Evaluation of Sexual Dysfunction

Below we describes few of methods which Dr. Paduch may utilize to better understand your issues and how to best help you. Many of modalities are only available through dr. Paduch office and not offered by other doctors.

  • Ejaculatory dysfunction: time, volume, and quality
    • premature ejaculation is ejaculation that occurs within 1-2 minutes from start of sexual activity with little control from the patient. An average men will ejaculate within 7-14 minutes from insertion.
    • retrograde ejaculation is a process when semen is pushed into the bladder rather outside, mostly seen in men with bladder neck isues
    • delayed ejaculation is condition when it takes men longer than 30 min to ejaculate during intercourse or masturbation
    • anejaculaltion is a condition in which a man does ejaculate at all after at least 30 min of sexual activity, this is mostly related to inability to get normally aroused

The import aspect of evaluation of ejaculatory dysfunction is timing of the problems: is the problem life long or recent, were there any changes to medications patient takes, what is timing to ejaculate from the start of sexual activity, can patient control his time to ejaculate, is he or his partner bothered by timing of ejaculation. Premature ejaculation is often genetically determined but poor quality of erection and sexual inexperience are contributing factors. Delayed ejaculation is result of poor progression of arousal (excitement): here the problems can be fear of pregnancy, fear of being used, but more commonly the sexual boredom, lack of intimacy, issues with communication about sexual needs and wants, inability to concentrate on the act, failure to focus on one’s pleasure are common psychological issues contributing to delayed ejaculation. Most of partners will not continue sexual activity if men is not able to achieve orgasm / ejaculate within 30-40 minutes. During evolution of men with delayed ejaculation we start with biothesiometry, measuring penile sensitivity, and then we perform ejaculatory-arousal study in the sexual medicine lab recording physiological changes in the pelvis and penis during sexual stimulation (masturbation). This pioneering method developed by Dr. Paduch at WCM allows us to determine reasons for delayed ejaculation in over 90% of men. Men are rather repetitive in sexual repertoire and they process information same way during masturbation in the lab or during sex in privacy of their homes. We often identify subtoptimal quality of erection with idiosyncratic patterns of stimulation (forcing erections by tensing pelvic floor muscles), decreased sensitivity in the penis which can be primary due to low concentration of nerve fibers in the glans of penis, or secondary due to peripheral neuropathy, issues with attention during sexual activity, transposition of g-spot along the peno-anal pathway can be primary but we also observe it with men after chemotherapy or long standing alcoholism. Sometimes the delayed ejaculation is caused by abnormal processing of sexual cues in the brain and Dr. Paduch has developed and uses visual block functional MRI of the brain to identify issues with signal processing in brain.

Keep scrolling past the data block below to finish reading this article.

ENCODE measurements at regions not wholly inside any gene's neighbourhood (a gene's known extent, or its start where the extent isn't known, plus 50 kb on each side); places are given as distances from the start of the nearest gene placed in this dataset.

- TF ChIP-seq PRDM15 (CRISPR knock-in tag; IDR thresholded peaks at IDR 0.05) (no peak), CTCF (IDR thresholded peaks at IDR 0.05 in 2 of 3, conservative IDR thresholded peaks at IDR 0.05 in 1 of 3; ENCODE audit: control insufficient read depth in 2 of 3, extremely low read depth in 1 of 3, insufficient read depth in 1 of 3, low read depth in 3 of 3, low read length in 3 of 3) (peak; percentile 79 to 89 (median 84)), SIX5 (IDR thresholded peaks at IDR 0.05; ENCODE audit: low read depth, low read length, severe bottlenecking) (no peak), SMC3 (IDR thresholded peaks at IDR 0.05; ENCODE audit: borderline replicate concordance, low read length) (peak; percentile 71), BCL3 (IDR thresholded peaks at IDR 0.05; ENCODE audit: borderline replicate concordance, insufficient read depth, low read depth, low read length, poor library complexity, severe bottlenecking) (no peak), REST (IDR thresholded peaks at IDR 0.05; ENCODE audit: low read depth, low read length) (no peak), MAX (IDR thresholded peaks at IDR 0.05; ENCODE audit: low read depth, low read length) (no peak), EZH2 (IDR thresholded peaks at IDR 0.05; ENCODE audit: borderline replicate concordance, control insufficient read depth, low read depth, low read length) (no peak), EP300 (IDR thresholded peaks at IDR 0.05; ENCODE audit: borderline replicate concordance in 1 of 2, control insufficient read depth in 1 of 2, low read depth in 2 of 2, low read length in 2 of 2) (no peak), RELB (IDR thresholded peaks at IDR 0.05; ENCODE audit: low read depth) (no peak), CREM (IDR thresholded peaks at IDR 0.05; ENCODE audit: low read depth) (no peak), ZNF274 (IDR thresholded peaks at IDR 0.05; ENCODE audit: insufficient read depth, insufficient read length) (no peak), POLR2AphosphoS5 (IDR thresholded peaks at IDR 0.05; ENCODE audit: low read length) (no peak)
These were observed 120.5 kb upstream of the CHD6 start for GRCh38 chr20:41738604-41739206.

• Erectile dysfunction. The inability to achieve and or maintain an erection sufficient for satisfactory sexual intercourse  and sexual activity of men’s choice